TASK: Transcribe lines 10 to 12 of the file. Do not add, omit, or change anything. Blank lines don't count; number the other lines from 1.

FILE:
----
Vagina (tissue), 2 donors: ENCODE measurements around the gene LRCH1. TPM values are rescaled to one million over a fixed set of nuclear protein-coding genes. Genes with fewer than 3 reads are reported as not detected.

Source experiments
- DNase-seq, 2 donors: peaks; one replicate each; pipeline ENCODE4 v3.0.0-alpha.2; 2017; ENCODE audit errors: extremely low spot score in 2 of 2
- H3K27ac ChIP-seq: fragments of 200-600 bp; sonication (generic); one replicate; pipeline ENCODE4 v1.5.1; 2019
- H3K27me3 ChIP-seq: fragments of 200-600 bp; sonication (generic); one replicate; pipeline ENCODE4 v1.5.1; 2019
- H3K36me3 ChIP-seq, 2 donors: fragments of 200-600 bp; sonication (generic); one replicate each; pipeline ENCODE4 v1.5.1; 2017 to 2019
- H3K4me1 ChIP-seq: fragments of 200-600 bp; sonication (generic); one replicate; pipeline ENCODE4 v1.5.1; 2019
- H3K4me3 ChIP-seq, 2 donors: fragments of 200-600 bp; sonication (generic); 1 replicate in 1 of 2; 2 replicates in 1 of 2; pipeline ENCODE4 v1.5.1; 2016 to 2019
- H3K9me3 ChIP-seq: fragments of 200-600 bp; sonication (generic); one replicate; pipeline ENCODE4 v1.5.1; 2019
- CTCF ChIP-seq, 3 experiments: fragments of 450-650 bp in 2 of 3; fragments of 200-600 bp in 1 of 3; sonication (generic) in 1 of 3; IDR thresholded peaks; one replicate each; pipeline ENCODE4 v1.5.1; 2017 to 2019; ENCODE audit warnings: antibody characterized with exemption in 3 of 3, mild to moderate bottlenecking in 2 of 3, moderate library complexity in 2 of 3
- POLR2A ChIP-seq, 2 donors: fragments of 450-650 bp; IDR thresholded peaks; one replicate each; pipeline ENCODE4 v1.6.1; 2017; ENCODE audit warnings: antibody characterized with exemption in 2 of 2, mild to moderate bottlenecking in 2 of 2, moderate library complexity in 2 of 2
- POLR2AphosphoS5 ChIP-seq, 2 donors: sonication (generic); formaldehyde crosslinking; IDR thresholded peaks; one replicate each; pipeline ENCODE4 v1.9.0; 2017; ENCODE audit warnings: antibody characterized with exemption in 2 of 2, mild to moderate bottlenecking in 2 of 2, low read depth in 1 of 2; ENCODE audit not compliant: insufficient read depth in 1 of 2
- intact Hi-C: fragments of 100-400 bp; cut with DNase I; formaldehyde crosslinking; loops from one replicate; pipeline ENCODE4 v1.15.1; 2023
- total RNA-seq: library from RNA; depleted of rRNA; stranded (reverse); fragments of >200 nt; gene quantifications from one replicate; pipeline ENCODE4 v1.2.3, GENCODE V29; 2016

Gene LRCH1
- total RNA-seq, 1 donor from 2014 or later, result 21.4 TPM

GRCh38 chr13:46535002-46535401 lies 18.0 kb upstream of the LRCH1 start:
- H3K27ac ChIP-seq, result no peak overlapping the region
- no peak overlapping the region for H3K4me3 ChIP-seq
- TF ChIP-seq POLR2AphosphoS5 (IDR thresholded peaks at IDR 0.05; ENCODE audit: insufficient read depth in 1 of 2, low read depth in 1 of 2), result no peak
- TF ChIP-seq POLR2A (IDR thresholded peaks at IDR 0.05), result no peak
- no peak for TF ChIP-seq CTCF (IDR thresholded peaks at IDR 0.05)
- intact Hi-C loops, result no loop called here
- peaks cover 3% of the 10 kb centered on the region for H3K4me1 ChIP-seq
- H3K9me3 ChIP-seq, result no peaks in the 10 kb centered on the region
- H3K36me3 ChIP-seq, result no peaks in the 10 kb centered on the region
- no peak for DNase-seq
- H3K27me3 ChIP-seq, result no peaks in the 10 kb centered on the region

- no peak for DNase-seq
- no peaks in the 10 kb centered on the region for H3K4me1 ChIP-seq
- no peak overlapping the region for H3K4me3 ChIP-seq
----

- CTCF ChIP-seq, 3 experiments: fragments of 450-650 bp in 2 of 3; fragments of 200-600 bp in 1 of 3; sonication (generic) in 1 of 3; IDR thresholded peaks; one replicate each; pipeline ENCODE4 v1.5.1; 2017 to 2019; ENCODE audit warnings: antibody characterized with exemption in 3 of 3, mild to moderate bottlenecking in 2 of 3, moderate library complexity in 2 of 3
- POLR2A ChIP-seq, 2 donors: fragments of 450-650 bp; IDR thresholded peaks; one replicate each; pipeline ENCODE4 v1.6.1; 2017; ENCODE audit warnings: antibody characterized with exemption in 2 of 2, mild to moderate bottlenecking in 2 of 2, moderate library complexity in 2 of 2
- POLR2AphosphoS5 ChIP-seq, 2 donors: sonication (generic); formaldehyde crosslinking; IDR thresholded peaks; one replicate each; pipeline ENCODE4 v1.9.0; 2017; ENCODE audit warnings: antibody characterized with exemption in 2 of 2, mild to moderate bottlenecking in 2 of 2, low read depth in 1 of 2; ENCODE audit not compliant: insufficient read depth in 1 of 2